To the Editor:

We read with interest the article by Fong and Hung (1). Our group had conducted a similar survey in Hong Kong as a pilot collaborative project headed under the original author, Professor C. W. Lai (2,3). During the First Conference of the World Association of Chinese Epileptologists (WACE) held in Taiwan (1998), the Public Attitudes Study Group (PASG) was organized. The objective was to compare the public attitudes of countries sharing the same Chinese ethnicity, culture and language in Asia using the same questionnaire within the same time period (1998–1999). The PASG members were authorized the use of the original Chinese version of the “Public Awareness, Attitude and Understanding of Epilepsy” questionnaire as a comparison of four Asian countries (China, Taiwan, Hong Kong, Singapore and Malaysia) in 1998–1999. The Singaporians (4) and Malaysians (5) had published their pilot data. Our data in the Hong Kong Special Administrative Region was also presented in Hong Kong (6) and Taiwan (7) with proceedings published both locally and in Taiwan.

Thus, the authors were not the first to publish this survey data in Hong Kong. Moreover, we had the permission of the original author to use the original Chinese version of the questionnaire as a comparison among five Chinese-speaking countries in Asia, be it in Mandarin or Cantonese, as the written Chinese language is still the same in all Chinese speaking communities.

We all adopted the same questionnaire with only ten questions, authorized by the original author, Professor C. W. Lai. The authors modified the original version and added new questions to the survey with a total of 13 questions, thus invalidating direct comparison with data from Western countries.

We can draw a correspondence between our questions and the questions in the Fong and Hung study. Our original “Questions on Awareness” (Q1–Q3) were labeled as “Familiarity” by the authors. Their questions Q2 and Q3 were equivalent to our Q3 and Q2 respectively. Our “Attitudes (Prejudice) towards Epilepsy” (Q4–Q7) questions were categorized by the authors into separate groups, e.g., Q4 and Q5 of our questionnaire became Q12 and Q13 of theirs. Our Q6 was omitted. Our Q7 was transferred to “Myths and Misunderstandings about Epilepsy” in their Table 4. The authors added two questions (Q10, Q11) asking specifically about “Women with Epilepsy,” which was not the intention of our original query. Our “Understanding of Epilepsy” (Q8) question, with multiple possible answers, was omitted except for Q4 answering one particular issue. Our Q9 question corresponds to their Q6 question. They had added extra questions 7–9 to their questionnaire. Similarly, our Q10 query, with multiple answers, was replaced by the single answer of their Q7.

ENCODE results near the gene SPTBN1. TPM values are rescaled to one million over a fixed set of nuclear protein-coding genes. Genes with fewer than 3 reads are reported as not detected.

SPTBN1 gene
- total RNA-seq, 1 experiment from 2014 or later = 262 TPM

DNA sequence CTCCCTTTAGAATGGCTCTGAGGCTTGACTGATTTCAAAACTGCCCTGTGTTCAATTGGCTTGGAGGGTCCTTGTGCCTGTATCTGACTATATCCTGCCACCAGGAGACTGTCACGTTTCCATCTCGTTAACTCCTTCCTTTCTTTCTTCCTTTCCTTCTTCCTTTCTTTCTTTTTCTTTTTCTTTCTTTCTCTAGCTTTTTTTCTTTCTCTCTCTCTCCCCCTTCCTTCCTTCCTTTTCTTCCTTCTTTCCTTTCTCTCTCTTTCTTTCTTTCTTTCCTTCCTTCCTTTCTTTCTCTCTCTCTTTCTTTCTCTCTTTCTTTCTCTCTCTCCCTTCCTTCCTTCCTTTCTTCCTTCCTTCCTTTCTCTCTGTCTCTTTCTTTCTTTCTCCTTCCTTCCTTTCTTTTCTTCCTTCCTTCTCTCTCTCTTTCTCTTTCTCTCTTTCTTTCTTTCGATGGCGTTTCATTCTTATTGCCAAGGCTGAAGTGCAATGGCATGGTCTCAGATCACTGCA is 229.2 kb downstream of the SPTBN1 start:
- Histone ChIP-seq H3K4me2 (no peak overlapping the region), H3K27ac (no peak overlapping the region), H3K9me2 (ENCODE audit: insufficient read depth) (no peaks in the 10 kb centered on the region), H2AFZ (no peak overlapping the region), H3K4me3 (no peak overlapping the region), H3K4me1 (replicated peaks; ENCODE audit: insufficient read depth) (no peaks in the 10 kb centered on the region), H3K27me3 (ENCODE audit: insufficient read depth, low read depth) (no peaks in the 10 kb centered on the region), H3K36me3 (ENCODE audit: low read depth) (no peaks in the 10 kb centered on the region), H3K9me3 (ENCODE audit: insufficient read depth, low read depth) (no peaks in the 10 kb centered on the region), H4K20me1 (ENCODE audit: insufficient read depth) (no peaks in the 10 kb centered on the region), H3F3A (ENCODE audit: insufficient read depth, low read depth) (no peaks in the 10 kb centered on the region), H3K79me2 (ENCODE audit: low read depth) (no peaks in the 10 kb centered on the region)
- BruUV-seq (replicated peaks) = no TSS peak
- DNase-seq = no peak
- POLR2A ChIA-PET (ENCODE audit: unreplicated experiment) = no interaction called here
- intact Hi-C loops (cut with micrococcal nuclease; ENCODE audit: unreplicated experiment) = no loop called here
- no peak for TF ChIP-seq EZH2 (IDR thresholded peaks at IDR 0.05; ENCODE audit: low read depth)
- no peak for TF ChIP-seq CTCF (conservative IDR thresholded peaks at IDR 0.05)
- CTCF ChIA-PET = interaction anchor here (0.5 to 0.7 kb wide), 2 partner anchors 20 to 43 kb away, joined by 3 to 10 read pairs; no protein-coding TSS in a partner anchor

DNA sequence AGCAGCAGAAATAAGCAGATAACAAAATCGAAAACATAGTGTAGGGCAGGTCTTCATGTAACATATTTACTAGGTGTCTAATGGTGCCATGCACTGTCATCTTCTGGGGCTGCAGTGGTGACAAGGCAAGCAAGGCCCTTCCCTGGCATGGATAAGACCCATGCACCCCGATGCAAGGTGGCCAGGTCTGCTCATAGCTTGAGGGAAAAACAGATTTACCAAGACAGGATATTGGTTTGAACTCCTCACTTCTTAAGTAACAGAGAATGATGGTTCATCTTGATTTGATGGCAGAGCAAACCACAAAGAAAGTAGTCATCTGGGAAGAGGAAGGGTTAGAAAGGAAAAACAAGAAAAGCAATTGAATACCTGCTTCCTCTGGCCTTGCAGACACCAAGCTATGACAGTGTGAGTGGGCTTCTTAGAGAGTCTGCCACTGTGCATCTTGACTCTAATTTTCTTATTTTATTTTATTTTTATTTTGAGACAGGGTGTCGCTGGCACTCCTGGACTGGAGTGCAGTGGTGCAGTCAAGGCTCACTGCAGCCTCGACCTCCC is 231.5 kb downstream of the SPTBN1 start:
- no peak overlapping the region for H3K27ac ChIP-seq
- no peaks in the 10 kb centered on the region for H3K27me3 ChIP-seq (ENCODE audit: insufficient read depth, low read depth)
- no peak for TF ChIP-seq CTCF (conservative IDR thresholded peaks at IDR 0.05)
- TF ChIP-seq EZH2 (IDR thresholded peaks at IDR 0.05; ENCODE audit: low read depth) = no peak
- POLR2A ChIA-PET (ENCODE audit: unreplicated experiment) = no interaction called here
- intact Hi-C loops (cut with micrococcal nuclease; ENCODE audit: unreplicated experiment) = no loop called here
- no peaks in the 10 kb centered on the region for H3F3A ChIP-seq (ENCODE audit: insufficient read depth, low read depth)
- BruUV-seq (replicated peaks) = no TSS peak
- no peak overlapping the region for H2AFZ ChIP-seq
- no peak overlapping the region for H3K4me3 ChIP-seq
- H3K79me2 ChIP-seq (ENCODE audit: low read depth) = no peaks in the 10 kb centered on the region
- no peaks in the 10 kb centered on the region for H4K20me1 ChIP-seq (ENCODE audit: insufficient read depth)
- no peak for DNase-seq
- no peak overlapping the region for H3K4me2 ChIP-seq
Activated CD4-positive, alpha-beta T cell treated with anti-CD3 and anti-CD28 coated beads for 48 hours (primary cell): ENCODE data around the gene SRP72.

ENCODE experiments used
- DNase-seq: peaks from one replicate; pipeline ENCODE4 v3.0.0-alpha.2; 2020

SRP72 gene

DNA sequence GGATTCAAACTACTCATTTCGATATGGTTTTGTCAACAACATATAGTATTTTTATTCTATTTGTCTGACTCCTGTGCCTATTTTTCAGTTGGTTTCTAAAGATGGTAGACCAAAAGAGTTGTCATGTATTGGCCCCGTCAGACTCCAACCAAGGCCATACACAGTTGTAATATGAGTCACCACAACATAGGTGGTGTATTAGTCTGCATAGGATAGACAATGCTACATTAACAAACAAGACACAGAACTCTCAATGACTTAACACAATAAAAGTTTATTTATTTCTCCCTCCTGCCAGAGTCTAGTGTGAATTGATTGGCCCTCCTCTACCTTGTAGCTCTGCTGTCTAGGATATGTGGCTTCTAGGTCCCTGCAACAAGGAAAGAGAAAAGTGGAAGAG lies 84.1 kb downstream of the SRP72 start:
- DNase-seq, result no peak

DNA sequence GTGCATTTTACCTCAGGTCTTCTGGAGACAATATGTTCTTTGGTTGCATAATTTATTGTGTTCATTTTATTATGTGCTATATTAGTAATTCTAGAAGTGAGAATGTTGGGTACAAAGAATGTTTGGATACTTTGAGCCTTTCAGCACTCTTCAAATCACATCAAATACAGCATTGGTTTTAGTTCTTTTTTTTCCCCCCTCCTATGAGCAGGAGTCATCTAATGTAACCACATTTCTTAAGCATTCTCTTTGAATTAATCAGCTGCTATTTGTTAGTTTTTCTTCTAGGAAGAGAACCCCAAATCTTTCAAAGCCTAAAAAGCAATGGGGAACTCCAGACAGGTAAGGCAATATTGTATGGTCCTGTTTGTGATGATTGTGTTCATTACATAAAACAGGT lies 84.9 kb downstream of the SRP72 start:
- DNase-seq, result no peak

The addition of extra questions in their Tables 4 and 5 may be relevant in Hong Kong; however, these questions had not been tested in the original surveys in China and Taiwan (2,3). Thus, the direct comparison of questions 1–6, with the same survey conducted on the western countries such as West Germany, Finland, USA, Italy, Denmark (Table 6) are not directly valid. Thus, the authors should not conclude that the attitudes in HKSAR are negative. Our findings were different. We found that our cohort was more positive in their attitude towards people with epilepsy, except for the marriage issue.


  1. Top of page
  • 1
    Fong CYG, Hung A. Public Awareness, Attitude and Understanding of Epilepsy in Hong Kong Special Administrative Region, China. Epilepsia 2002;43: 3116.
  • 2
    Lai CW, Huang XS, Lai YH, et al. Survey of Public awareness, understanding and attitudes toward epilepsy in Henan province, China. Epilepsia 1990;31: 1827.
  • 3
    Chung MY, Chang YC, Lai YHC, Lai CW. Survey of public awareness, understanding and attitudes toward epilepsy in Taiwan. Epilepsia 1995;36: 48893.
  • 4
    Lim KS, Lim KT, Tan LP. Survey of public awareness, understanding and attitudes toward epilepsy in Malaysia. Elective student project. 2000.
  • 5
    Pan ABS, Lim SH. Public awareness, understanding and attitudes toward epilepsy in Singaporian Chinese. Neurol J Southeast Asia 2000;5: 510.
  • 6
    Wong V. Survey of Awareness, Understanding & Attitudes towards Epilepsy in Chinese-speaking Population. Proceedings of 2nd Symposium of World Association of Chinese Epileptologists (WACE) & 12th Annual Scientific Meeting of the Hong Kong Neurological Society (4–5 December, 1999, Hong Kong).
  • 7
    Wong V, Chung B. Survey of Public Awareness, Understanding and Attitudes towards Epilepsy in Hong Kong a comparison of Chinese and Western culture. Proceedings of Symposium on Epilepsy organized by Taiwan Epilepsy Society. 2001 Nov 2–4.